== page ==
SchNEWS spoke to a criminal defence barrister G.T “For those who are inclined to feel no sympathy for the barrister paid only £14, firstly junior barristers are not paid a vast fortune. Many have to borrow the money to get to court, several I know have quit the profession because they can’t even pay what they owe to their Chambers each month, let alone their mortgages or rent. Second, since the ones who qualify and get into practice as barristers have faced massive competition to get there, the consequences a few years down the line are easy to see: back to the days of only rich kids being able to qualify and practise as lawyers and an inevitable drop in quality and availability of lawyers.

Clive Stafford Smith, founder of Reprieve and representative of many of the Guantanamo detainees, describes it as an Americanisation of the system, replacing the Defendant’s choice of lawyer with a system like the US Public Defender system, an underpaid, overstretched and often inexperienced lawyer providing a third class service for those who can’t afford the huge cost of representation; massive inequality between the resources of the state and the defence.

The proposals for civil legal aid cuts are as bad, if not as obviously ridiculous because they don’t involve lorry drivers and supermarkets – at least not yet.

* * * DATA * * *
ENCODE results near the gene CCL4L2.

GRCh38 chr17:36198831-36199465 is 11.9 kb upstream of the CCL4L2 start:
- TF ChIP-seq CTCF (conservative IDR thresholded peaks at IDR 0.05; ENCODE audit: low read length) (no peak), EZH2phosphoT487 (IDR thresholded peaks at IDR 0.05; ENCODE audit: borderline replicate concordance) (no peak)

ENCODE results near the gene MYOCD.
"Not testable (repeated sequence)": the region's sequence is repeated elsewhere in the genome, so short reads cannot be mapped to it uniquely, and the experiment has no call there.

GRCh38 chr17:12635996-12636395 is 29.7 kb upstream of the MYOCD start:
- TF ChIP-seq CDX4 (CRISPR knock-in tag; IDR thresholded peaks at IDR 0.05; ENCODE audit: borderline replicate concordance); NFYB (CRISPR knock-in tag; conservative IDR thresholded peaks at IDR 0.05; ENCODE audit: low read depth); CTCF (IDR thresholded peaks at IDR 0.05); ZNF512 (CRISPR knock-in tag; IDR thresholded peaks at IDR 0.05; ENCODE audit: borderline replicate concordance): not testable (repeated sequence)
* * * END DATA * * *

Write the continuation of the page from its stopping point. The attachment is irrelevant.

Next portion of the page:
Prisoners will no longer qualify for legal aid, however appalling the circumstances, however arbitrary the conduct against them, however serious the abuse, even if it amounts to cruel, inhuman or degrading treatment or punishment – which is all the more alarming given the rise in private prisons (run by the same companies that provided the defence “lawyers” -sweet!)

Grayling proposes that judicial reviews won’t be funded at all until they have been granted permission. Judicial review is the only way in which citizens can challenge unlawful, unreasonable or unfair decisions by government and public bodies (like the funding of the Ilisu Dam and the stopping of the investigation of arms sales to Saudi Arabia).

The process, in a nutshell, is this: assess the facts and law to see if there is a case; write a pre-action letter to the public body concerned, presenting the facts and law and asking them to take the appropriate action; if there is no reply or the decision is maintained then draft grounds for permission to proceed to judicial review. The defendant public body then files an acknowledgement of service and a defence.

A judge will consider the case on the papers, without a hearing, and may grant permission then. If not, the application is renewed for an oral hearing of the application for permission. If permission is granted, either on the papers or after a hearing, then the case is listed for a full hearing.

Grayling thinks his proposals will discourage “unmeritorious” applications for judicial review, citing the “statistic” that of 11,359 judicial reviews lodged in 2011 only 144 were successful. This is disingenuous in the extreme.In fact 144 succeeded at final hearing. The vast majority of those lodged are concluded without ever having a final hearing.